The brain is divided into three parts, of which the limbic system governs emotions, the cortices control rational thinking, plus a bunch of stuff in the middle and down below.
When we perceive a threat, the more primitive and quicker processing limbic system assumes executive control of the brain while the more sophisticated and slower processing cortical regions essentially go off-line.
The limbic system is also involved in a range of emotions such as what we feel when we're in love and lust.
Think of it this way: The limbic system was designed to extricate ourselves from danger long enough to experience the pleasure of a mate and thus ensure our genetic future. But what happens if our limbic system works too well? What if we perceive the entire world around us as a threat? Or, to the contrary, what if we become addicted to pleasure or novelty?
The Hariri-Caspi studies cited in Part I point to a genetic smoking gun regarding a tiny region of the limbic system called the amygdala. The amygdala is involved in fear and arousal. Think of the amygdala as a smoke alarm. For many of us, our smoke alarm works way too well. For no apparent reason, our smoke alarm sends signals to the rest of the brain.
Thus, in the produce aisle reaching for a head of lettuce, suddenly we feel the same panic as a distant ancestor of ours felt over a the presence of a tiger at the water hole.
Or, over tea and scones with people we enjoy, our brain starts acting is if we were backed into a dark alley with Jeffrey Dahmer in a bad mood.
Normally, the cortices and intermediate regions of the brain can override the limbic system and reassert control. But perhaps the signaling is coming on too strong from the limbic system. Or perhaps the signaling is too weak from the cortices. Suddenly our brain can't cope.
We may react in a variety of ways, depending on how the rest of our brain is wired. We may explode. We may say inappropriate things to people we very much care about for no apparent reason.
We may become avoidant. We freeze, unable to communicate, seeking a hasty exit.
We may feel we have to release the pressure by drinking, becoming sexually promiscuous, or violent.
We may become depressed or manic or even psychotic.
Usually, once the perceived threat has passed, we can count on our brains to reset back to normal. Scientists refer to this as homeostasis. You may have come across the term in relation to the environment. Complex systems have a way of self-organizing and maintaining a state of equilibrium.
But if we have some kind of genetic vulnerability, something different may happen. We may reach a state of allostatic overload. Our brain fails to shift back to equilibrium. Instead, we experience free-fall as our 100 billion neurons brace themselves for a hard landing. Suddenly, a good deal of the world may seem threatening most of the time.
In short, we are living in a constant state of stress. We are living in our emotions. The thinking parts of the brain are in thrall to the non-thinking parts of the brain. This applies whether we see ourselves in danger or in love. The cortical regions aren't getting through. We can't turn off the limbic system. We can't think.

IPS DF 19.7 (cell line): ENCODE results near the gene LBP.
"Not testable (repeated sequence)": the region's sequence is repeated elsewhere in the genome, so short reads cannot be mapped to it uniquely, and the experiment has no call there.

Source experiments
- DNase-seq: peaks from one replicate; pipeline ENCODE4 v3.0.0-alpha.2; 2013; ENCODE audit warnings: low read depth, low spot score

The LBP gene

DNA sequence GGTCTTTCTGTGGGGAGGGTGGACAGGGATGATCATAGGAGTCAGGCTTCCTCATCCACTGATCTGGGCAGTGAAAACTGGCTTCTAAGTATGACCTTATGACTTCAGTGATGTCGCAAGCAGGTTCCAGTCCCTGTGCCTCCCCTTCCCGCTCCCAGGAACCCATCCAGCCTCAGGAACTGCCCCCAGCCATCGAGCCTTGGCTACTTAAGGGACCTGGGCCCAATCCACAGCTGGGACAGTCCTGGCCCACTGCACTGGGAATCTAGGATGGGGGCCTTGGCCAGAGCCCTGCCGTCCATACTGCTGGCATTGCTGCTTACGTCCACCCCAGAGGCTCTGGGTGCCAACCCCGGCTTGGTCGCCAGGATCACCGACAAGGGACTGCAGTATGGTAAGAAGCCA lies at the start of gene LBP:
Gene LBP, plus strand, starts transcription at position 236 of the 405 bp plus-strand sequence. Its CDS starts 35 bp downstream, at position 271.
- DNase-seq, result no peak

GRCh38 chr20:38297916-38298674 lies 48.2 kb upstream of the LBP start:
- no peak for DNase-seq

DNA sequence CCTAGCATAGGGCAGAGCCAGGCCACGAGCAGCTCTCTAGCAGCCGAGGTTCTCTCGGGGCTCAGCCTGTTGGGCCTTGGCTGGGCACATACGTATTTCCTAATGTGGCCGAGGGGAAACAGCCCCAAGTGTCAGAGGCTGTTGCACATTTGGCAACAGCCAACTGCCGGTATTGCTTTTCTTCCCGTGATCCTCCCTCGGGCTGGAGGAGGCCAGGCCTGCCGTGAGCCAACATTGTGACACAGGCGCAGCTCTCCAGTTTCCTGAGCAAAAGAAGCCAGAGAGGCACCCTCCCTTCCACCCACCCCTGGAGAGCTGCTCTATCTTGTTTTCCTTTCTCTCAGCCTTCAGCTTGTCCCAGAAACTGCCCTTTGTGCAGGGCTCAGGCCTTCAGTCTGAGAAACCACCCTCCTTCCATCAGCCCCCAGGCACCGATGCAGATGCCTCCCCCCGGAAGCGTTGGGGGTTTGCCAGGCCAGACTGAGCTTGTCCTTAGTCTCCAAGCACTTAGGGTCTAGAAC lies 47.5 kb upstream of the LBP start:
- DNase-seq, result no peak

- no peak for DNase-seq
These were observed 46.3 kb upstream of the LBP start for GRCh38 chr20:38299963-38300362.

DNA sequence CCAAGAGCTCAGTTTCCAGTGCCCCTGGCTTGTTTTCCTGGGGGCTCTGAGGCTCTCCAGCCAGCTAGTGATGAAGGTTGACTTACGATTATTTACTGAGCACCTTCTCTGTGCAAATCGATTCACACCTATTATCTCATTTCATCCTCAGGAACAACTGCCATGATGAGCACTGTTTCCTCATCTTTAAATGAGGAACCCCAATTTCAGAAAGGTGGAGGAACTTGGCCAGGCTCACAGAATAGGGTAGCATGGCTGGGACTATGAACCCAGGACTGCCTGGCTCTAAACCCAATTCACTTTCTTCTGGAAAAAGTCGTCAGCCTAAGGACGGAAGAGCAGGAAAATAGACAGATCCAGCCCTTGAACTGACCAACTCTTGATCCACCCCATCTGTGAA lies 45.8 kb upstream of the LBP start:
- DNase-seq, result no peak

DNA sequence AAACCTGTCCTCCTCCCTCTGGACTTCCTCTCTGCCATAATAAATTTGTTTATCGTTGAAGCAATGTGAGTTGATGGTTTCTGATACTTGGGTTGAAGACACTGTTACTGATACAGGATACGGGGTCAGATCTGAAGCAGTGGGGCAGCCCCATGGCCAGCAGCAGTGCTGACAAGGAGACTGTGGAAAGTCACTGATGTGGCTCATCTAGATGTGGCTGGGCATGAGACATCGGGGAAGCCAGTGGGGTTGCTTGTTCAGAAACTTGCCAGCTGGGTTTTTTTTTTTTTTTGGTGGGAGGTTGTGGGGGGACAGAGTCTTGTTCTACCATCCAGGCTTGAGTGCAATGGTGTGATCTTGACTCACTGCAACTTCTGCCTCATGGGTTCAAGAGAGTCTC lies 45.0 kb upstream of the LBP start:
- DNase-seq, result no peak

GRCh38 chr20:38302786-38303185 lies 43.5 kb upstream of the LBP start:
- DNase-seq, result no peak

In a pleasure situation, neurotransmitters such as dopamine are pumping full force, along with feel-good hormones.
In a stress situation, the dopamine is still going, but it is stoking our awareness and arousal to the point of paranoia. Meanwhile adrenaline and stress hormones are flooding the system. Our adrenaline and stress hormones prime us for fight or flight, but we have nowhere to go.
The hippocampus is also located in the limbic regions. The hippocampus has a lot to do with traumatic memory. Thus, in a stressful situation, the amygdala is likely to pull a deeply-imprinted memory from the hippocampus. Then the alarm goes off. This is why a combat veteran for no apparent reason may over-react to the sound of a car engine backfiring or why a rape victim may feel extremely uncomfortable at the sight of a face in the crowd.
The hippocampus is of particular interest due to the fact that new cell growth occurs there. Conversely, we have strong evidence of cell deterioration there and in other regions of the brain due to the effects of stress.
Basically, cells can't handle the load, Husseini Manji MD, head of the Mood and Anxiety Disorders unit at the NIMH, tells various audiences at psychiatric conferences. They atrophy and may die, thus undermining entire neuronal networks. In their weakened state, cells fail to communicate, with devastating consequences.
Robert Sapolsky of Stanford preaches a similar message. In their compromised state, he says, damaged neurons are sitting ducks for the next stressful event. We seemingly can't win.
Seven or eight years ago, Dr Manji discovered that lithium may actually assist in neuronal regeneration and growth in the hippocampus. Around the same time, Ronald Duman, PhD of Yale came up with similar findings regarding antidepressants and exercise.
These and other findings tell us that our brain systems are not permanently welded into place. Rather, the brain is plastic and in a state of constantly re-sculpting itself. It is laying down new roadwork all the time. In short, we may be genetically vulnerable, but we are not helpless.
Scientists such as Dr Manji give us reason to be optimistic about new drugs aimed at more precise targets, but that is in the way distant future. The take-home message for us in the here and now is that the brain science informs our recovery. We don't have to understand the brain science. It is enough that we simply appreciate that modern scientific discovery is validating ancient recovery practices and principles. In this context, we are talking of mindfulness coupled with stress-management. Be encouraged.